For over five years, Tehran and its terrorist proxy, Hezbollah, have been steadfastly supporting Syria’s minority government leader and self-proclaimed dictator, Bashar Al-Assad. This support includes financial and military aid estimated at $50 billion and a death toll of several hundred Iranians and several hundred Hezbollah troops.

For over five years, Tehran has warned foreign powers to not take an active part in the Syrian civil war that the only solution for the Syrian civil war would be a political one. This warning is loaded with irony since Tehran is the biggest foreign military power in Syria and this irony only grew as the cheers from Tehran rose when Moscow joined the war.

But now, Tehran is at a crossroads: Moscow has checked out of Syria, leaving the battlefield once again to Assad, Tehran and Hezbollah and peace talks have led to a series of cease-fires. Tehran has to decide whether to keep on supporting Assad militarily or follow Moscow’s lead and remove its troops (Iranian and Hezbollah) from Syrian soil. The pressure for Iran to withdraw its troops is building up from three sides: the peacemakers (UN), the regional arch-enemy (Saudi Arabia) and the Iranian people themselves. On all three levels, it makes sense for Iranian president Hassan Rouhani to pull Iranian troops out of Syria.

 

The UN wants Iran out of Syria

syria2The Syrian civil war has claimed a death toll of 250,000 – 470,000 (depending on who is doing the survey) and the displacement of approximately 12 million Syrians. It is noteworthy in this context to know that most of the civilian casualties were hurt or killed by Assad’s government forces and his supporters, namely Iran, Hezbollah and then Russia.

Up until now, the threat of ISIS managed to convince the world that Tehran’s involvement in Syria is based on one issue alone: to defeat terrorism in general and ISIS in particular. This is strange since Tehran’s involvement in Syria began long before ISIS birth in gory rampage in mid-2013 and belies Tehran’s sectarian and geo-military reasons for supporting Assad. On a sectarian level, Assad is an Alawite, a Shiite-like sect of Islam, which is a minority sect in Syria living within a Sunni majority, and Tehran could not bear to lose a Shiite-friendly ally. On a geo-military level, Syria is Tehran is a strategic stepping stone to attack Israel and to arm and train Hezbollah militias. Tehran would love for Syria to become an extension of Lebanon, a country governed by Hezbollah with strings being pulled back in Tehran.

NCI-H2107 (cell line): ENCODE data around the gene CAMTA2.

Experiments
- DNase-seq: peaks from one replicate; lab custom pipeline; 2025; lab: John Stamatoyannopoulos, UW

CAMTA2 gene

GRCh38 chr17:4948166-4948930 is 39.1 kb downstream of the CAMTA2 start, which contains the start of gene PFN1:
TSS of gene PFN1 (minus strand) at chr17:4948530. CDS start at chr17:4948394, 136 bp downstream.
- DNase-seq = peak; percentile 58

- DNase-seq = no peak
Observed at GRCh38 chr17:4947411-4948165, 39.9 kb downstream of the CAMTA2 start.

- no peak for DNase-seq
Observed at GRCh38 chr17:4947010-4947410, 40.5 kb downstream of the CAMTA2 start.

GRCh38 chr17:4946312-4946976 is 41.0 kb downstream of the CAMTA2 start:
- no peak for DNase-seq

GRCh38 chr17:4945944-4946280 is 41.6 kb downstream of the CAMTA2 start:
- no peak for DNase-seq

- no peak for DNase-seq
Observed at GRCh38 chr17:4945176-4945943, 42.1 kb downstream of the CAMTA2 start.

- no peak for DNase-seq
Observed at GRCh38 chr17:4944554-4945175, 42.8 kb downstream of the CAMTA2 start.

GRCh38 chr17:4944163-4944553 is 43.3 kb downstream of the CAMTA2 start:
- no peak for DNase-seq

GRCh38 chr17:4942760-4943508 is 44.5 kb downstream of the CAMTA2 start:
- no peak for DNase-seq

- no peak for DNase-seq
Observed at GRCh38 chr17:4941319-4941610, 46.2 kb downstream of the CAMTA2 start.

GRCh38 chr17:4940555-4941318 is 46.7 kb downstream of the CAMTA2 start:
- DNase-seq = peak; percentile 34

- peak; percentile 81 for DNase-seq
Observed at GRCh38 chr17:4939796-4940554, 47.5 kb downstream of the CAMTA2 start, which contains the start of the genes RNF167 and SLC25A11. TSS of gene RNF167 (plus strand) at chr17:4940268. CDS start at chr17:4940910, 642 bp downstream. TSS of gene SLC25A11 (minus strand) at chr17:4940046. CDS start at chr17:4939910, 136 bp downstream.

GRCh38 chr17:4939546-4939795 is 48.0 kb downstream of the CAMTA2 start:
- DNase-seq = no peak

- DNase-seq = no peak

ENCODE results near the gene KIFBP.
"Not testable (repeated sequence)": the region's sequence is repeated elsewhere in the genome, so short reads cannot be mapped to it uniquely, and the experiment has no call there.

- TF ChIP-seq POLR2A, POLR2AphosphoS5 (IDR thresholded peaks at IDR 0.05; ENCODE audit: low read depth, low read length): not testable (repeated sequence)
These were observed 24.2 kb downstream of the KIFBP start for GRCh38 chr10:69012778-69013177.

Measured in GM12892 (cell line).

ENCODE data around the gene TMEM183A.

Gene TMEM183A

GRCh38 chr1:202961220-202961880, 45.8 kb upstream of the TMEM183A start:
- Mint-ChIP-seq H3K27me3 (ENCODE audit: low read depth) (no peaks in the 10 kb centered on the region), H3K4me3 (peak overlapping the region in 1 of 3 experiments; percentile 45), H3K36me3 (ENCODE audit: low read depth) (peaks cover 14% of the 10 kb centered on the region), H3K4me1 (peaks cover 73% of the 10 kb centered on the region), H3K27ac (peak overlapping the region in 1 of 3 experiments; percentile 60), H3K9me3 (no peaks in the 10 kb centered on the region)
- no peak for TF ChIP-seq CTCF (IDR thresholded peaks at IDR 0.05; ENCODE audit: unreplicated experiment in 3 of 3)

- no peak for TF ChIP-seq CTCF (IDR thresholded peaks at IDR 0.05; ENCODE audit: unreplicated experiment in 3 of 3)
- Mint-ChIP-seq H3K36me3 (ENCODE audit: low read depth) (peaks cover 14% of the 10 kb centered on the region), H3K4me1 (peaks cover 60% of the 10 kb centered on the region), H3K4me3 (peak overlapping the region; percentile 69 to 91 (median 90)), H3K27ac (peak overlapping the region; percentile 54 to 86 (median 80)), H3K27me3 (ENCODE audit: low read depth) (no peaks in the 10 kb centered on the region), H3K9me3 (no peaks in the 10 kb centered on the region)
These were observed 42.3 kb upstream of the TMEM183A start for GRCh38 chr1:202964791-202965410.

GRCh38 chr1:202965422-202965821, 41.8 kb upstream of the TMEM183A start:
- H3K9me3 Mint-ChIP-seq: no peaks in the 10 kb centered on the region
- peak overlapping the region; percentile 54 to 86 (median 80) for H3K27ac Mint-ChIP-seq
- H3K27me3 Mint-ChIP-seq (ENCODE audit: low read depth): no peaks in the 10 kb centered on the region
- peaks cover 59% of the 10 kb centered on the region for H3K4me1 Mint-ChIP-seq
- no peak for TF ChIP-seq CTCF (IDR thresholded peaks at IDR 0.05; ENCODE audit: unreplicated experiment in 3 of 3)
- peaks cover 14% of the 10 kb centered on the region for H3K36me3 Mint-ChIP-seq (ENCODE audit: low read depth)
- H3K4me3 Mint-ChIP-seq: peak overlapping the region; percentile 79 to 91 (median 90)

The UN understands that as long as Iranian and Hezbollah forces are in Syria, the chances of a peace process, accepted by the rebels, to develop is nil: the Syrian rebels view Iran and Hezbollah as foreign invaders who are there for one thing only – to save Assad. In order for a peace process to begin, the rebels have to believe that playing field is even which means that Tehran has to leave. Rouhani, who has been courting the UN for the past three years also understands this all too well and should find a way to bring Iranian troops out of Syria.

 

Saudi Arabia wants Iran out of Syria

The animosity between Saudi Arabia and Iran has grown steadily as Iran became less of a global pariah and more of a partner for the West. The JCPoA lifted sanctions from Iran which meant that Iran could now compete with Saudi Arabia more adequately while Tehran’s re-branding as a champion against terror meant that more focus was placed on Saudi Arabia’s part in Sunni-based terrorism. Tehran made a big deal out of the fact that ISIS’s roots could be traced back to support from Saudi Arabia and the US and by placing Sunni-based terrorism on a much higher danger level than Shiite-based terrorism.

Saudi Arabia’s frustrations grew as Tehran supported Shiite-like Houthi rebels in Yemen to overthrow the government and as Iranian troops and “advisers” roamed the Syrian battle-fields freely while Saudi Arabia could only watch on the sidelines and send in limited military supplies to the Syrian rebels.

All this changed when Saudi Arabia declared war on the Houthis and then again, when Saudi Arabia threatened to send in its own armed forces into Syria. Riyadh’s claim is quite simple: If Tehran can freely support Assad, then Riyadh can freely support Assad’s rebels.